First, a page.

IN RE: Steven Tuan PHAM.

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Court of Appeals of Texas,Houston (14th Dist.).

IN RE: Steven Tuan PHAM. Steven Tuan Pham, Smith & Garg, L.L.C., and Sarita Garg., Appellants v. Shelly Letney, Appellee.

Nos. 14-09-00387-CV, 14-08-01153-CV.

Decided: May 27, 2010

Panel consists of Chief Justice HEDGES and Justices SEYMORE and SULLIVAN (HEDGES, C.J., majority). Kevin T. Cloves, for Steven Tuan Pham. Timothy A. Hootman, for Shelly Letney.

DISSENTING OPINION

In consideration of the unique relationship between attorney and client, I write this dissenting opinion to express my concern about mandatory arbitration provisions in attorney-client agreements.

I have no disagreement with the majority's analysis and disposition of all issues with the exception of Shelly Letney's claim that the method or means of inducing her signature on the agreement renders enforcement procedurally unconscionable. I adopt former Fourth Court of Appeals Chief Justice Phil Hardberger's concern that special public-policy considerations are implicated when an attorney imposes an arbitration provision on his or her client. See Henry v. Gonzalez, 18 S.W.3d 684, 692 (Tex.App.-San Antonio 2000, pet. dism'd) (Hardberger, C.J., dissenting). Accordingly, I disagree with the majority's decision to “decline to impose a requirement that attorneys must, in all cases, fully inform prospective clients regarding implications of an arbitration clause in an attorney-client contract.”

Whatever public policy may be served by enforcing arbitration agreements is more than offset by the public policy of insuring that consumers of legal services have protection from attorneys who might take advantage of their clients. Shelly Letney, a personal-injury claimant, is representative of the average consumer of legal services. She should be afforded the expectation that an attorney is obligated to fully reveal and explain potential conflicts of interests at the inception of the relationship. Moreover, the attorney should offer the prospective client an opportunity to seek advice from another source before signing an attorney-client agreement that contains language potentially detrimental to the client's interests if the client later finds it appropriate or necessary to pursue the attorney for malpractice or other misconduct.

Under the Texas Disciplinary Rules of Professional Conduct, “A lawyer shall explain a matter to the extent reasonably necessary to permit the client to make informed decisions regarding the representation.” Tex. Disciplinary R. Prof'l Conduct 1.03(b), reprinted in Tex. Gov't Code Ann., tit. 2, subtit. G app. A (Vernon 2005) (Tex. State Bar R. art. X, § 9). The Supreme Court of Texas Professional Ethics Committee agrees that lawyers should be allowed to insert arbitration clauses in their client contracts as long as “(1) the client is aware of the significant advantages and disadvantages of arbitration and has sufficient information to permit the client to make an informed decision about whether to agree to the arbitration provision, and (2) the arbitration provision does not limit the lawyer's liability for malpractice.” See Tex. Comm. On Prof'l Ethics, Op. 586 (2008).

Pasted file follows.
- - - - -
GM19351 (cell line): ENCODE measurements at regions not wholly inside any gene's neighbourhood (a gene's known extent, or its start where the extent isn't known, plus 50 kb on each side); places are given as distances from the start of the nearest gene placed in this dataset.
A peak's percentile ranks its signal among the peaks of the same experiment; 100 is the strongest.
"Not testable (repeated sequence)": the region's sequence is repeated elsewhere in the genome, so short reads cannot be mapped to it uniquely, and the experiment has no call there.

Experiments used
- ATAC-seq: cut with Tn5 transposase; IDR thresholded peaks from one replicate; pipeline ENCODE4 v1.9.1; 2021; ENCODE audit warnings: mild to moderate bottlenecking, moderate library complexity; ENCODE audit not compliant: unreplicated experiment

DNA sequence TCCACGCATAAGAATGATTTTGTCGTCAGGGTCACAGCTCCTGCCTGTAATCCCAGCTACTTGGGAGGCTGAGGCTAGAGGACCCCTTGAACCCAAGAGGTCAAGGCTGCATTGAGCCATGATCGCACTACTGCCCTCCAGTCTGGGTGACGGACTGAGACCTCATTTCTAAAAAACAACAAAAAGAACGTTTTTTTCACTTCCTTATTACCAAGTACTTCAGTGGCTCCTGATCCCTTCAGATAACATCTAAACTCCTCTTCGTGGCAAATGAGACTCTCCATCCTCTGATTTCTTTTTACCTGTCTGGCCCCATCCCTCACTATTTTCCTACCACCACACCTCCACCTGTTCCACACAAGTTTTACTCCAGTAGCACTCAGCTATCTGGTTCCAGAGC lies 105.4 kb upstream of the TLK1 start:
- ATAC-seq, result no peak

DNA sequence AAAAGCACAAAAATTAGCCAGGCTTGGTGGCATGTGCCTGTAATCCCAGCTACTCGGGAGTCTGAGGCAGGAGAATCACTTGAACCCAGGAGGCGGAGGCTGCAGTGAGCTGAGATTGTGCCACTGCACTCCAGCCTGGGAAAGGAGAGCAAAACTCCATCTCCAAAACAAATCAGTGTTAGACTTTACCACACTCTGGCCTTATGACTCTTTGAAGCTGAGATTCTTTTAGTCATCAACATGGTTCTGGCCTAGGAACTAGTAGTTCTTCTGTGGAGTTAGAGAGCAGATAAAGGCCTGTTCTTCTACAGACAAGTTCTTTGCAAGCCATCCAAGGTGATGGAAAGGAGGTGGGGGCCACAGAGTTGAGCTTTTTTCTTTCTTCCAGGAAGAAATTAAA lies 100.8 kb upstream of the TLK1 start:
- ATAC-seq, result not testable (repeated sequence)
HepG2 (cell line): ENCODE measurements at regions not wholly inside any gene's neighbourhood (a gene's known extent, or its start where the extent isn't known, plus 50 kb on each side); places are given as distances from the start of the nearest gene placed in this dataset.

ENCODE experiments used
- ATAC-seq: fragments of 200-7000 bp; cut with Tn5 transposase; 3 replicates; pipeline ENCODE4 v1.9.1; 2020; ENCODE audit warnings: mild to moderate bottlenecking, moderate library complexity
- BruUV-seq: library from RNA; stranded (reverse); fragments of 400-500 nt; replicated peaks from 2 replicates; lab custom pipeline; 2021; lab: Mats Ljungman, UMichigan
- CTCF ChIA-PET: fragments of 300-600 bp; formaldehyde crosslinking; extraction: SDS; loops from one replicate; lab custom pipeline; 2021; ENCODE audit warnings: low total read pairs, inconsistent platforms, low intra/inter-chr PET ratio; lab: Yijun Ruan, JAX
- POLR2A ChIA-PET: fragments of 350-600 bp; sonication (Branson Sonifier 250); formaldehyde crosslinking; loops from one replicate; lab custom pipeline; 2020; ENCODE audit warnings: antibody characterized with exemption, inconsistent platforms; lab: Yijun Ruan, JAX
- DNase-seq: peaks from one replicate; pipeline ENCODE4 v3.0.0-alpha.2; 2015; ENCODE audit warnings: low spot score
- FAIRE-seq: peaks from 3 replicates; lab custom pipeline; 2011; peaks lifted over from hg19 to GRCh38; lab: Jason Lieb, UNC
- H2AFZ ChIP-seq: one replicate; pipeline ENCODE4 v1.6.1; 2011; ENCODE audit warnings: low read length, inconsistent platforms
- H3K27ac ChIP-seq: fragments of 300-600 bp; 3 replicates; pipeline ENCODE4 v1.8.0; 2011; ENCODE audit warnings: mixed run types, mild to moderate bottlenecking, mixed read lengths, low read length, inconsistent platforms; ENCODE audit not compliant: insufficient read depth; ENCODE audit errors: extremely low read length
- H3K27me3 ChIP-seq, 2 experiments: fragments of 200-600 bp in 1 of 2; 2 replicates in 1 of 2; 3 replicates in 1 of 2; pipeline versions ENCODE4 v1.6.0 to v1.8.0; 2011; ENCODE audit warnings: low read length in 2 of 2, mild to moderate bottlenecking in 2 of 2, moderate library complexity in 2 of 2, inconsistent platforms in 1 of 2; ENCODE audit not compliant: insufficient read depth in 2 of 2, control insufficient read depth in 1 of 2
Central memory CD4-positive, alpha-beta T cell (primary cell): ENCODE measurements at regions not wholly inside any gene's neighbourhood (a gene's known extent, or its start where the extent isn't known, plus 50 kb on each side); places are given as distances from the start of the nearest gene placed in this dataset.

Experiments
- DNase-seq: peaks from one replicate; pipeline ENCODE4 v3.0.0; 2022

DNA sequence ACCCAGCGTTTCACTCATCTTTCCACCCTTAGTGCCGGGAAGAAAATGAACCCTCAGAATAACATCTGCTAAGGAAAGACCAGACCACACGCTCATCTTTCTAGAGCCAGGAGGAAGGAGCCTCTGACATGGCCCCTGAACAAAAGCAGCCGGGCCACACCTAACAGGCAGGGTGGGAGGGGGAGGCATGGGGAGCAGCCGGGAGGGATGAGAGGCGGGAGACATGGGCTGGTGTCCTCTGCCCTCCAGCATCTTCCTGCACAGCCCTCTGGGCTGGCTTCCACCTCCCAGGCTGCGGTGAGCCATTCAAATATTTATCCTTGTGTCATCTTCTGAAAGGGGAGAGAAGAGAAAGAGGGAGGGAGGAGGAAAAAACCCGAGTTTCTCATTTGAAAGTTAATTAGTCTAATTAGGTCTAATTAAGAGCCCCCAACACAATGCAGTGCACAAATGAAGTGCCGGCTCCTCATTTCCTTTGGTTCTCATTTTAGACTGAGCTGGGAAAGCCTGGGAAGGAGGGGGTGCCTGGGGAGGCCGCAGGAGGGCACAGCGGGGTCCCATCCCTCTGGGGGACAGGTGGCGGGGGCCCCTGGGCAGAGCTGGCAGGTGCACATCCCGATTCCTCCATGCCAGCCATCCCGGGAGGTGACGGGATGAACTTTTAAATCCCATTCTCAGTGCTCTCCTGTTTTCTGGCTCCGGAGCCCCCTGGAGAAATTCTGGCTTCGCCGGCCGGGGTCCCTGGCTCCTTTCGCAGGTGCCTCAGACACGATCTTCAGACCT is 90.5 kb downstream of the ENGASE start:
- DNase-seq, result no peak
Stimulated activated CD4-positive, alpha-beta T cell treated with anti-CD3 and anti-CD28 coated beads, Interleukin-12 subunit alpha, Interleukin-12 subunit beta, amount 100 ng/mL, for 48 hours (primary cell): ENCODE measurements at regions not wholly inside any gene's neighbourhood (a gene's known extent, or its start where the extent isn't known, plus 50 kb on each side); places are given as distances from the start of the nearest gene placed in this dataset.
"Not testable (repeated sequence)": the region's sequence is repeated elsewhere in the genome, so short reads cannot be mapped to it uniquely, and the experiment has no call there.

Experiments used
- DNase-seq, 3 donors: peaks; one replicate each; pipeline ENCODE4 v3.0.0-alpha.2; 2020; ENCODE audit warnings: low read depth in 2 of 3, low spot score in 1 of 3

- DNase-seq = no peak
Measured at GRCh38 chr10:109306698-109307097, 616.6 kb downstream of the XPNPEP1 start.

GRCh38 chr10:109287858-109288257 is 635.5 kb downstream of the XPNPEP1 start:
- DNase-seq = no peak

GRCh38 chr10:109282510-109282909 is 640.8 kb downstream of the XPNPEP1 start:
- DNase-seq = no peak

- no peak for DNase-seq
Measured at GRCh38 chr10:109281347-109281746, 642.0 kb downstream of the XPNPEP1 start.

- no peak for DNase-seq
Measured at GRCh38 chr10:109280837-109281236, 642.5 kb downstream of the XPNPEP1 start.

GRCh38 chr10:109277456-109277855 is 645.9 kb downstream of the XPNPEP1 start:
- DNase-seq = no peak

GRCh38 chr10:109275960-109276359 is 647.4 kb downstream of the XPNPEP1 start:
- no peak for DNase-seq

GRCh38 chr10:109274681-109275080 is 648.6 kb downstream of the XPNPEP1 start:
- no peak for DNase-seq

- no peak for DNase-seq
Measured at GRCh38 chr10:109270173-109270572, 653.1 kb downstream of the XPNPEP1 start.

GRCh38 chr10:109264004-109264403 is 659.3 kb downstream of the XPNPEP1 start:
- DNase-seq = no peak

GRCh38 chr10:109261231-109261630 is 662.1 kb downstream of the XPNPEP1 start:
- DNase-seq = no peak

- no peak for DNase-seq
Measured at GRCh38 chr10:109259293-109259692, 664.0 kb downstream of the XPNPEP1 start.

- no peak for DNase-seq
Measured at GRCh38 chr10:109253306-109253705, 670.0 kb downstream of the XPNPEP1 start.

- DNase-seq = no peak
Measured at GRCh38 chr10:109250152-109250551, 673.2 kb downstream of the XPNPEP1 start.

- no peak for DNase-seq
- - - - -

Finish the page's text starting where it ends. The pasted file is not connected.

Notwithstanding the application of settled contract law and public policy favoring alternate dispute resolution, many respected jurists and lawyers oppose arbitration because it is not cost effective, disgorges unwary consumers of the right to a jury trial, and eliminates appellate review for errors of law. I remain a proponent of arbitration. However, when the legislature and rule-making authority in the legal profession fail to protect consumers of legal services, I believe the courts have an obligation to act because public perception of the legal profession's ability to self-police is not favorable.

Based on Shelly Letney's averment that she was unaware of the arbitration agreement and her sworn statement that petitioner did not fully explain the terms, I would hold the trial court did not abuse its discretion by denying the petitioner's motion to compel arbitration. Accordingly, I respectfully dissent.

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